The Emiliania huxleyi (Ehux) alga has now been sequenced after a ten year effort by the DOE’s Joint Genome Institute.

The Emiliania huxleyi (Ehux) alga has now been sequenced after a ten year effort by the DOE’s Joint Genome Institute.

Scientists at the Department of Energy’s Joint Genome Institute (DOE JGI) have announced completion of sequencing the Emiliania huxleyi (Ehux) genome, allowing them to compare the sequences of this bottom of the food chain alga with those from other algal isolates.

Ehux represent the most abundant species of coccolithophore, the unicellular, eukaryotic phytoplankton distinguished by calcium carbonate scales (think White Cliffs of Dover) which are also important microfossils. An important part of the planktonic base of a large proportion of marine food webs, coccolithophores are of particular interest to those studying global climate change because as ocean acidity increases, their coccoliths may become even more important as a carbon sink.

The Ehux strain was isolated from the South Pacific and is the first reference genome for coccolithophores. Due to the complexities and size of the genome, the project ended up taking more than ten years. Originally estimated to be about 30 million bases, the genome ended up being closer to 141 million. The researchers were then able to conduct a comparison of 13 Ehux trains, revealing the first ever algal “pan genome.”

The coccolithophore is unique in that it doesn’t exist as a clearly defined “species” with a uniform genome, but as a more diffuse community of genomes (a pan-genome) with different individuals possessing a shared “core” of genes supplemented by different gene sets thought to be useful in dealing with the particular challenges of its local environment.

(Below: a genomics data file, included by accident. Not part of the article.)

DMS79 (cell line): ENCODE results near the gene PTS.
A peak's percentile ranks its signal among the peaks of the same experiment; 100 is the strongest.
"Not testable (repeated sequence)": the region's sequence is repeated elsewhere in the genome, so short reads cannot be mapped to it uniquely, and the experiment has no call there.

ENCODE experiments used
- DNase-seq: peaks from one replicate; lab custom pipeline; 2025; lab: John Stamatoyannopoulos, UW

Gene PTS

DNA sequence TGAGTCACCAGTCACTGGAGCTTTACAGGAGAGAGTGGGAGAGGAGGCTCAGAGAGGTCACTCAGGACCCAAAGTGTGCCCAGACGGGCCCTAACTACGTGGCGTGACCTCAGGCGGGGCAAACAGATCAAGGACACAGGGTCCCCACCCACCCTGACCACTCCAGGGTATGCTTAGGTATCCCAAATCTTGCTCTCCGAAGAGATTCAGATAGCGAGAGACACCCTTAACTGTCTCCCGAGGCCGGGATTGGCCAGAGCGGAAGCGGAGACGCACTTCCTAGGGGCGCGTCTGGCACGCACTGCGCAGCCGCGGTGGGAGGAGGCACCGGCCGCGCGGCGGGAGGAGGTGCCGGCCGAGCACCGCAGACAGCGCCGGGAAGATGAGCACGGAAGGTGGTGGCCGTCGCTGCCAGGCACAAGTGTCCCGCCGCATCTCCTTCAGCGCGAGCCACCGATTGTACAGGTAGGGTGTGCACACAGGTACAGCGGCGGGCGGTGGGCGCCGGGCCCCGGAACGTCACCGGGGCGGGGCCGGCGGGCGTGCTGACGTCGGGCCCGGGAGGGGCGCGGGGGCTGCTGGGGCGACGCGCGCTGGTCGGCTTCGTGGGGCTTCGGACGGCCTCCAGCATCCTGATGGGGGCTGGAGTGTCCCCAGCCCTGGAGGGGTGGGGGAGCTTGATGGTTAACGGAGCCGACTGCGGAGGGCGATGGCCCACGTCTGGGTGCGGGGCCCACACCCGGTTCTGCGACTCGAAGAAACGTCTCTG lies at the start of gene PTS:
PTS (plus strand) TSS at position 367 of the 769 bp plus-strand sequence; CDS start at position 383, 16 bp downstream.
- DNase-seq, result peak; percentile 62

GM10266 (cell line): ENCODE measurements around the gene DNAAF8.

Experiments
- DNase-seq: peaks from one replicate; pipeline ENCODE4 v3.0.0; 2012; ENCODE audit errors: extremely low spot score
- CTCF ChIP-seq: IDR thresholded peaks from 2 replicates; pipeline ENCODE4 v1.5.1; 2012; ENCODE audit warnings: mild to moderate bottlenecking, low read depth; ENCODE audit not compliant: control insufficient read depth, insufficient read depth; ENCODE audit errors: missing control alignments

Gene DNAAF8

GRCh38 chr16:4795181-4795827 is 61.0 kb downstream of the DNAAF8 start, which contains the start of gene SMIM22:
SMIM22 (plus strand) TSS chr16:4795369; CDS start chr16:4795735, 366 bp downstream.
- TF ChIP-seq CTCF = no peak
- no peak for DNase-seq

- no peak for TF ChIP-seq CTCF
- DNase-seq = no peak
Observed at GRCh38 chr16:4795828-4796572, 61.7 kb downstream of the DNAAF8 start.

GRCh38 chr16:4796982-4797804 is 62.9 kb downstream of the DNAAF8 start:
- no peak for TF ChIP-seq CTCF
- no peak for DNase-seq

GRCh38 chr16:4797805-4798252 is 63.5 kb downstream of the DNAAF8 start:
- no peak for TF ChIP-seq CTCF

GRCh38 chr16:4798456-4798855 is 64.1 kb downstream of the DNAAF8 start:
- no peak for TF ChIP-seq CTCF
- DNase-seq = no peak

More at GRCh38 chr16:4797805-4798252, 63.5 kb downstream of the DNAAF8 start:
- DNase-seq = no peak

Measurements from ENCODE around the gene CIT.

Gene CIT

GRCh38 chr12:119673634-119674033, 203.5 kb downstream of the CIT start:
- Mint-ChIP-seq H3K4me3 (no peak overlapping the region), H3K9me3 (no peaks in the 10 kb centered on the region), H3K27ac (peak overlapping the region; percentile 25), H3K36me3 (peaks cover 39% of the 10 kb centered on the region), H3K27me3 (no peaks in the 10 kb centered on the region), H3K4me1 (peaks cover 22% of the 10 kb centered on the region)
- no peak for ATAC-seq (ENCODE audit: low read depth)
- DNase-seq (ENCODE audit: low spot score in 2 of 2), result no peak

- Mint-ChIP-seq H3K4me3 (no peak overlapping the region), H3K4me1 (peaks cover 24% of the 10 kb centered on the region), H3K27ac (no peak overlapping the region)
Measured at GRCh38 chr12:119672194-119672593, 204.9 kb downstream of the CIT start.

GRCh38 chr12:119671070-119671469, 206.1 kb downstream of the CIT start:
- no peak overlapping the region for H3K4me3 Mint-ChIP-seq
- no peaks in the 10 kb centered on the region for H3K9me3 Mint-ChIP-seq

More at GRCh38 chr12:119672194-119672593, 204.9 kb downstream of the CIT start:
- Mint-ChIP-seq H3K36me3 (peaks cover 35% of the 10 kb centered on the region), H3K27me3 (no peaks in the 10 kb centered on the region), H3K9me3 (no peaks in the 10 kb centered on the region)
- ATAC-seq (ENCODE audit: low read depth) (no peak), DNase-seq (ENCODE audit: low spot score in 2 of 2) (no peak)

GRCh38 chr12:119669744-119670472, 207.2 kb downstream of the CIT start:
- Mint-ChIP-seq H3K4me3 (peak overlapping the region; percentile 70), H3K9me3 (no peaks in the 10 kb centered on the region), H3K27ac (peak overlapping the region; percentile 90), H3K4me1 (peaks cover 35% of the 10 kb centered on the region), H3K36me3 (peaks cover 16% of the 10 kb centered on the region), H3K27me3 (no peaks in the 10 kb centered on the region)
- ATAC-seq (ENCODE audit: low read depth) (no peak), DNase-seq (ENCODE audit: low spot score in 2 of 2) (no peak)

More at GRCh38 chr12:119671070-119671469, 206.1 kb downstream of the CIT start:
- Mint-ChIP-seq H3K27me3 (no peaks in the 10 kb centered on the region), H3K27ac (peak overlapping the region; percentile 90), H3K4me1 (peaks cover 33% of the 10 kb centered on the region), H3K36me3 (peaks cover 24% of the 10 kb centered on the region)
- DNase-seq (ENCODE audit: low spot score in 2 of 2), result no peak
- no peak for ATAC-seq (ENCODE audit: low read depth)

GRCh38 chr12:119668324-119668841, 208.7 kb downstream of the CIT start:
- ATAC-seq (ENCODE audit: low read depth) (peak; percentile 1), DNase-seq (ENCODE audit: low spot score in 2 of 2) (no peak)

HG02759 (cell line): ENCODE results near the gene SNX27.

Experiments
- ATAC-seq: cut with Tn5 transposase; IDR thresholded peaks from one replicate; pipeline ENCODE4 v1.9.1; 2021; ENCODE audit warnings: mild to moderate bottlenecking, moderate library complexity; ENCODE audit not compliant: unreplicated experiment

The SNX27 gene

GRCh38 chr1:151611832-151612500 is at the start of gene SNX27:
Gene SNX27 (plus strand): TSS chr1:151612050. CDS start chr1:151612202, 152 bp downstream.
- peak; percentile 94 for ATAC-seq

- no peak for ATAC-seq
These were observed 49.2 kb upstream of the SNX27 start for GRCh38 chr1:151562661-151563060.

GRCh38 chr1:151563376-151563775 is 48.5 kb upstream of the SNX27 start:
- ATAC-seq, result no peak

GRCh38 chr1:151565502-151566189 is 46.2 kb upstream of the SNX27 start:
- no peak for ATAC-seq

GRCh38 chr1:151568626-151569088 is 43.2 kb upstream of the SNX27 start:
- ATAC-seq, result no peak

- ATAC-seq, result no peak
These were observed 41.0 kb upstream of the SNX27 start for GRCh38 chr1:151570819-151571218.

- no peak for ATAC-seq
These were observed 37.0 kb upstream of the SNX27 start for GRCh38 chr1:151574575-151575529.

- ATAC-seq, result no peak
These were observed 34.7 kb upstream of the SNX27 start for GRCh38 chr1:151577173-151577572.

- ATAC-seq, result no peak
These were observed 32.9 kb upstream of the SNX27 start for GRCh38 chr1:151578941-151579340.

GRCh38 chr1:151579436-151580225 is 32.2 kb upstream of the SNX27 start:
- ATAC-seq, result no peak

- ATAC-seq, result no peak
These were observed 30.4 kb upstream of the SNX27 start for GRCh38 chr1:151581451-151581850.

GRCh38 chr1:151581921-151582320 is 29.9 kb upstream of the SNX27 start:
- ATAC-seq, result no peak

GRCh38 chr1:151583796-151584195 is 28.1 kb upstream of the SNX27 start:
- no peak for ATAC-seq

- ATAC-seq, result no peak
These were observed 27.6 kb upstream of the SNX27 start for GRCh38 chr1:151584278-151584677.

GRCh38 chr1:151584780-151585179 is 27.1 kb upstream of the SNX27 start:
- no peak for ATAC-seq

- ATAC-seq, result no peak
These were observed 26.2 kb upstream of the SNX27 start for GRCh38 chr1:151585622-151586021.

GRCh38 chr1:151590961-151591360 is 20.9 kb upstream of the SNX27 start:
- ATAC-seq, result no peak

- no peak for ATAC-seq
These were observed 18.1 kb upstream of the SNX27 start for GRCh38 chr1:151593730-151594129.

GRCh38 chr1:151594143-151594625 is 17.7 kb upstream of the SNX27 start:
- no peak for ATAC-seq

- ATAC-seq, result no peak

“Ehux thrives in a broad range of physiochemical conditions in the ocean,” Igor Grigoriev, the senior author of the study, said. “It’s a complex genome, with lots of genes and repeats, the first reference for haptophytes and fills another gap in the Eukaryotic Tree of Life.”

Other discoveries included genes that allow the Ehux to thrive in low levels of phosphorus and to assimilate and break down nitrogen-rich compounds. Additionally, the researchers discovered hints that Ehux may also be involved in the global sulfur cycle as it is able to produce a compound that can influence cloud formation and thus affect climate.

The project researchers see the availability of the Ehux genome sequence as an important first step in unlocking the molecular mechanisms that govern the nucleation, growth and nanoscale patterning of the calcium carbonate shells – like those that comprise the Cliffs of Dover. Long term, this work could lead to the design of new composite materials and devices for applications related to bone replacement, periodontal reconstruction, sensing systems, optoelectronic devices and the treatment of diseases.

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